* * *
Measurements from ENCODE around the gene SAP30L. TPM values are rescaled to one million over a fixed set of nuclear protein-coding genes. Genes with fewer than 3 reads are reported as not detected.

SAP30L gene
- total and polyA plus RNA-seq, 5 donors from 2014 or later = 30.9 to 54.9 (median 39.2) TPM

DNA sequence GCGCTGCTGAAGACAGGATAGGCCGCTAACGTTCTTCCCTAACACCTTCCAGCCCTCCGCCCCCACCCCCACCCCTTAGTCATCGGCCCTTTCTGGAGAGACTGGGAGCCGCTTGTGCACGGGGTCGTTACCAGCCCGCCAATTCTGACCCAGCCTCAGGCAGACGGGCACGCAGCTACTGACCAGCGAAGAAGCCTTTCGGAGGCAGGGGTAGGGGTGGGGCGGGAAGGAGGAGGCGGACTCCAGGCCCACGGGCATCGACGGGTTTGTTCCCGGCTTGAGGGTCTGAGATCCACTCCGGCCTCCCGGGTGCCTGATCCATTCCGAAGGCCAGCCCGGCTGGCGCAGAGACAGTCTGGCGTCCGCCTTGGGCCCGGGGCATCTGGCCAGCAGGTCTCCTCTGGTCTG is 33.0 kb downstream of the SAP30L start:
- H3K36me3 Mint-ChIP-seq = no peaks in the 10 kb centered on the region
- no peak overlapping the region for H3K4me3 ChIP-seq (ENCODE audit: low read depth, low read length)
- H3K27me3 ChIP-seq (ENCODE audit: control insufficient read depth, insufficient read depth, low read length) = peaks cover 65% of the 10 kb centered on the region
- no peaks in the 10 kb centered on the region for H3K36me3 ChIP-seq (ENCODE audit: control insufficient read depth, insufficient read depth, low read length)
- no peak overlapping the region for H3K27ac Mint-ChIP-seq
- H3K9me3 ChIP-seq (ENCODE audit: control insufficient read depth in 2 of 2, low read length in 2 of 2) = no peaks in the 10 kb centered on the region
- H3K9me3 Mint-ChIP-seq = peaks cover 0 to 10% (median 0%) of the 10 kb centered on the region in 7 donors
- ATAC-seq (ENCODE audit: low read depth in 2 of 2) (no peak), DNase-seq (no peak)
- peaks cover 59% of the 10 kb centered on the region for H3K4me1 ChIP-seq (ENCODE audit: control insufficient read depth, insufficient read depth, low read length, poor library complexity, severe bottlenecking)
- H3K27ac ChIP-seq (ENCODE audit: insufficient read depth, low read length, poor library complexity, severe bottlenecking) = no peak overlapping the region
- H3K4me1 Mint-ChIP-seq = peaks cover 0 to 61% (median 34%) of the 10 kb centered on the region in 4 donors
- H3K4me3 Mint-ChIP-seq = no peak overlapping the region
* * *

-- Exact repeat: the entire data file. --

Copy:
Measurements from ENCODE around the gene SAP30L. TPM values are rescaled to one million over a fixed set of nuclear protein-coding genes. Genes with fewer than 3 reads are reported as not detected.

SAP30L gene
- total and polyA plus RNA-seq, 5 donors from 2014 or later = 30.9 to 54.9 (median 39.2) TPM

DNA sequence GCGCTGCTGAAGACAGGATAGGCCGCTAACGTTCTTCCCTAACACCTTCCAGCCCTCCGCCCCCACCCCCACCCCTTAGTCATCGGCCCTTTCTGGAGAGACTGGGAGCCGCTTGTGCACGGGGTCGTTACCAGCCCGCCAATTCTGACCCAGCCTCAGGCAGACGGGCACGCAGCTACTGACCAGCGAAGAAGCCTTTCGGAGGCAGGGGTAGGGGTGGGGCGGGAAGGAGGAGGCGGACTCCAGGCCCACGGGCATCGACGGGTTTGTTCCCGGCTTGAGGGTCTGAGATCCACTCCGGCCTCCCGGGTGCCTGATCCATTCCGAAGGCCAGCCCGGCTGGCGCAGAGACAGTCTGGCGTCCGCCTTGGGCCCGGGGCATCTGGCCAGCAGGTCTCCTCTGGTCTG is 33.0 kb downstream of the SAP30L start:
- H3K36me3 Mint-ChIP-seq = no peaks in the 10 kb centered on the region
- no peak overlapping the region for H3K4me3 ChIP-seq (ENCODE audit: low read depth, low read length)
- H3K27me3 ChIP-seq (ENCODE audit: control insufficient read depth, insufficient read depth, low read length) = peaks cover 65% of the 10 kb centered on the region
- no peaks in the 10 kb centered on the region for H3K36me3 ChIP-seq (ENCODE audit: control insufficient read depth, insufficient read depth, low read length)
- no peak overlapping the region for H3K27ac Mint-ChIP-seq
- H3K9me3 ChIP-seq (ENCODE audit: control insufficient read depth in 2 of 2, low read length in 2 of 2) = no peaks in the 10 kb centered on the region
- H3K9me3 Mint-ChIP-seq = peaks cover 0 to 10% (median 0%) of the 10 kb centered on the region in 7 donors
- ATAC-seq (ENCODE audit: low read depth in 2 of 2) (no peak), DNase-seq (no peak)
- peaks cover 59% of the 10 kb centered on the region for H3K4me1 ChIP-seq (ENCODE audit: control insufficient read depth, insufficient read depth, low read length, poor library complexity, severe bottlenecking)
- H3K27ac ChIP-seq (ENCODE audit: insufficient read depth, low read length, poor library complexity, severe bottlenecking) = no peak overlapping the region
- H3K4me1 Mint-ChIP-seq = peaks cover 0 to 61% (median 34%) of the 10 kb centered on the region in 4 donors
- H3K4me3 Mint-ChIP-seq = no peak overlapping the region